Rita Dove hadn't really planned to write American Smooth (Norton, $22.95). Hadn't planned to deliver a collection of poems that move powerfully through war and motherhood and history and music. Hadn't planned to open a notebook and pour out its contents – observations of life, really – into an eighth volume of work.
But there was the matter of the fire. Four years ago, it stole Dove's home from her, without notice or invitation. Just like that.
In the healing that followed, Dove and her husband, German novelist Fred Viebahn, took to ballroom dancing. Something about its grace brought Dove some measure of peace.
''Sudden tragedy has a way of opening you up to other possibilities,'' says Dove, 51, a Pulitzer Prize winner and former Poet Laureate. ''We did it as an exuberant distraction from our lives. It allowed us to live again, and all of a sudden poems began to happen.''
PAIN AND INSPIRATION
First, they came in fits and starts, then began to meld into something wonderful that beautifully displays Dove's rich storytelling, full imagery and sureness of ear. She decided to call the book American Smooth, in deference to the language and liberating nature of dance, but also because she recognized that her art and her hobby were in the same universe, and if only for a moment, one had saved the other.
It is her first collection in five years.
''When you dance, you go where the music takes you, which is what ended up happening with my poems,'' she says. ''I found myself thinking a lot about how to make sense of my life after the fire, about the idea of finessing the things life throws at you. It was in pain that people found jazz and blues.''
Once Dove freed the poems, they too began the dance and took on a bold survival quality. In Return of Lieutenant James Reese Europe, a poem about an African-American World War II soldier's homecoming, she writes: ''We toured devastation, American good will / in a forty-piece band.''
FOX TROTS & CHOCOLATE
The collection bobs and weaves in typical Dove form, wild on one page, whispering on the next, almost always personal. It artfully addresses racism; chocolate, which she adoringly calls ''velvet fruit''; the fox trot; jurors; and Hattie McDaniels, who won an Oscar for playing Mammy in Gone With The Wind and goes to the award ceremony, ''where the maid can wear a mink and still be a maid.''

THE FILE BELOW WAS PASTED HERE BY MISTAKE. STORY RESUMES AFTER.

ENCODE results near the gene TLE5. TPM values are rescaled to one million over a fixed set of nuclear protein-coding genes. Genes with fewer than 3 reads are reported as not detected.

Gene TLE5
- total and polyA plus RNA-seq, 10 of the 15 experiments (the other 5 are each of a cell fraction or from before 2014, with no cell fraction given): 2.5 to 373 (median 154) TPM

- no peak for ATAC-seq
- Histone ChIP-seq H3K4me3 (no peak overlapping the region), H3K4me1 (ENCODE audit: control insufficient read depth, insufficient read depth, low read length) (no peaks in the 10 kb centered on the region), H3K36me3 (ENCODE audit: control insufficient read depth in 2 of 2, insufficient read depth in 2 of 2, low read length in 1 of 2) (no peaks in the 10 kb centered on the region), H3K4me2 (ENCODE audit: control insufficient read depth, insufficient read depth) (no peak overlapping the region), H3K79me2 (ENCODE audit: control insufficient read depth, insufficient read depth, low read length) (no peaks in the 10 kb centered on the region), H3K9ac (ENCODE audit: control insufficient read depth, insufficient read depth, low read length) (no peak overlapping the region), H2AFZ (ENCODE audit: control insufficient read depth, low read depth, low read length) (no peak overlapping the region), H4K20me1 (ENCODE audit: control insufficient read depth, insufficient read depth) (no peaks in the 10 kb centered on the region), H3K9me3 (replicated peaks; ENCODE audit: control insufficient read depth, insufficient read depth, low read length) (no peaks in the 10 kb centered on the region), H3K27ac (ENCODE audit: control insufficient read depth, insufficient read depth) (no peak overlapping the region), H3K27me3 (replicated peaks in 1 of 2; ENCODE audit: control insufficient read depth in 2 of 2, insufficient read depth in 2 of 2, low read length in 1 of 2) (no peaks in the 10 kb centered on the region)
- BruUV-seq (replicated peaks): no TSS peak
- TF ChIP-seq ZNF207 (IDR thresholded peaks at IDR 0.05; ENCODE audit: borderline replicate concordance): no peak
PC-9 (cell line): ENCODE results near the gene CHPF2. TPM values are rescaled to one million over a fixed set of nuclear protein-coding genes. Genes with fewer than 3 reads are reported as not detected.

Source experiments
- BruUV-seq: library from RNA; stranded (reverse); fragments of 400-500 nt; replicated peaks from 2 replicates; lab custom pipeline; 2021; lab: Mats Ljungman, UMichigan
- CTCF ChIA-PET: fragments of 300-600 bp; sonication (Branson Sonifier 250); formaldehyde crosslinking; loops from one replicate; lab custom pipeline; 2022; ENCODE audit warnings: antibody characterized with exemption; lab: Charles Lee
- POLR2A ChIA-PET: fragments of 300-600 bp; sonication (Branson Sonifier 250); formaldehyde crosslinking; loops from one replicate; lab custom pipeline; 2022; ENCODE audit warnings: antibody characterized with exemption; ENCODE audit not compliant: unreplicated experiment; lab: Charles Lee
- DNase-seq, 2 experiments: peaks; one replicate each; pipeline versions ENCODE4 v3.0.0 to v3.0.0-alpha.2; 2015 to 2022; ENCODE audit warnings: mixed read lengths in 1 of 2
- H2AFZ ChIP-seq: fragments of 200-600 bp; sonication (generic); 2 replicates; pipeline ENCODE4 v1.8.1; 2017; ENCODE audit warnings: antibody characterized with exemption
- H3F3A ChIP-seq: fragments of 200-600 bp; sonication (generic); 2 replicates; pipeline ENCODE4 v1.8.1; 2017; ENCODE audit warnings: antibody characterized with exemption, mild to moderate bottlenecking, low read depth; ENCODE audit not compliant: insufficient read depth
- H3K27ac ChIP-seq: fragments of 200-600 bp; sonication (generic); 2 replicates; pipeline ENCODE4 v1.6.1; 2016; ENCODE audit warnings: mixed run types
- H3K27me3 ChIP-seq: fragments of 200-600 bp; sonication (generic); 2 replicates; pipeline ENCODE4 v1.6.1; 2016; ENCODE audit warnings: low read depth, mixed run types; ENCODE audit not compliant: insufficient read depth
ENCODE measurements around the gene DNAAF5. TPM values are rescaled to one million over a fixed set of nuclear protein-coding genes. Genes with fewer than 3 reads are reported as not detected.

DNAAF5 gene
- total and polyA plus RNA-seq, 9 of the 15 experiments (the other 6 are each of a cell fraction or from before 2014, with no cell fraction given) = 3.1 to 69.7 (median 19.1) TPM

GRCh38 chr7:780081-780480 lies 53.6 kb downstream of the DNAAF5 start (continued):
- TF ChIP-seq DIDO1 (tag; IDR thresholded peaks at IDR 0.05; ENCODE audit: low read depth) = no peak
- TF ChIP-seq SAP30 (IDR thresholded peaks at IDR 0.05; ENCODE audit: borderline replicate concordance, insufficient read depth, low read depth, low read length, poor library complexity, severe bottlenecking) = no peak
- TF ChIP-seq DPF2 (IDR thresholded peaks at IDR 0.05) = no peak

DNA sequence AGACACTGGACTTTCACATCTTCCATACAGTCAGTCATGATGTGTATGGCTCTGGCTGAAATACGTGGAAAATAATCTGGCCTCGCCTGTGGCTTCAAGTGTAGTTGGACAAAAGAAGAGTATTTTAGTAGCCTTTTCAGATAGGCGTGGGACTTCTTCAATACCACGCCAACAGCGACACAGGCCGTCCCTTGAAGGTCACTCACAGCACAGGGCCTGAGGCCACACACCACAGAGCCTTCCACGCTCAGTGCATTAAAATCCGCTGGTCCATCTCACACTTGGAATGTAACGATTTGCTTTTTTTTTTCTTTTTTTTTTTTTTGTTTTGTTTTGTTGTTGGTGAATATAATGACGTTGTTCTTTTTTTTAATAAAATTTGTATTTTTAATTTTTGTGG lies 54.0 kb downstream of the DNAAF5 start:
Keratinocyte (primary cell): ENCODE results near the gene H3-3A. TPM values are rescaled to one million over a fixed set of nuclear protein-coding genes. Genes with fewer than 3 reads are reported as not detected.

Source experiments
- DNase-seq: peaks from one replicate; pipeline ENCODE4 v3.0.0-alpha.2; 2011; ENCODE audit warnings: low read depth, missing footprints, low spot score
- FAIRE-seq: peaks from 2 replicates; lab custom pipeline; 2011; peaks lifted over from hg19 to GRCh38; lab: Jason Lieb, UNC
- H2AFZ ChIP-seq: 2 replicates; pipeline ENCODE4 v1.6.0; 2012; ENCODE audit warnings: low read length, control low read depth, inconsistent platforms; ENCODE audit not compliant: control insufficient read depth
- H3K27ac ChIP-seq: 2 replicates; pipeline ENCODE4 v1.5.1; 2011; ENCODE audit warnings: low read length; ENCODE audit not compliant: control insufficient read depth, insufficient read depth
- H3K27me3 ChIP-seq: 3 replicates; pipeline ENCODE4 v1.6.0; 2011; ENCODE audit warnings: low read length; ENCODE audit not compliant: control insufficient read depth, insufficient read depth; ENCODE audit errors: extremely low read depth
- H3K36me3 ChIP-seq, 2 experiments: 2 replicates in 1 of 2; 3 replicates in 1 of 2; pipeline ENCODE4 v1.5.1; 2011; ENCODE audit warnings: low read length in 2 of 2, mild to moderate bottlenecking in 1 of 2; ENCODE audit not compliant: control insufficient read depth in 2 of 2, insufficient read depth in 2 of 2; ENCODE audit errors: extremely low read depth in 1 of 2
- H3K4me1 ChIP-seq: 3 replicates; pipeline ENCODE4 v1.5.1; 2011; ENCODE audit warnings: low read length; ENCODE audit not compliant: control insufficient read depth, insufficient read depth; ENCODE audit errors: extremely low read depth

Dove's poems showcase her ability to stitch together beautiful phrases, but they are also the sum of a full-bodied childhood. She grew up in Akron, Ohio, where her father was the first black research chemist with Ford.
The house was filled with books. Books on her parents' night stand. Books (and a dictionary) on her father's side table next to the big chair in the den. Stacks and stacks on his desk, too. Books on countertops and shelves.
''Books were absolutely everywhere. I was encouraged to read and write,'' says Dove, an English professor at the University of Virginia. ''I had the freedom to browse.''
Dove was 11 when she wrote her first poem. It was for Easter.
''I had the title before I had figured out how to write the poem. It was called The Rabbit With One Droopy Ear,'' she says, chuckling softly. ''When I began writing I didn't know where it was going to take me, but in that moment I really began to get a glimpse of the lure of creation.''
And so this art form she found so alluring became a hobby to which she would often return. She graduated summa cum laude from Miami University in Ohio, where she studied English, German and the cello. She started publishing her work in the 1980s and won the Pulitzer in 1987 for Thomas and Beulah, poems based on the lives of her maternal grandparents. Five years later, she was named the American Poet Laureate.
Upon her selection, Gwendolyn Brooks, the only other black woman to win the Pulitzer for poetry, told Time Magazine: ''She was absolutely the perfect choice. She can be brightly irreverent, carefully humorous and mercilessly inclusive.''
Dove says her inspiration – however cliché it may sound – is life. Her works transcend race and gender because they are built on the tiniest moments that have universal appeal: finding and losing love; homework; raising children; farewells. Sometimes her poetry is born from the lilt of a phrase, from a snatch of conversation, from music.
''I don't believe I could be a poet if I were not deeply and actively experiencing my life,'' she says. ''It's not about the facts and dates; history will take care of that. My job is to record the history and be the spokesman for the human heart.''
Audra Burch is a Herald staff writer.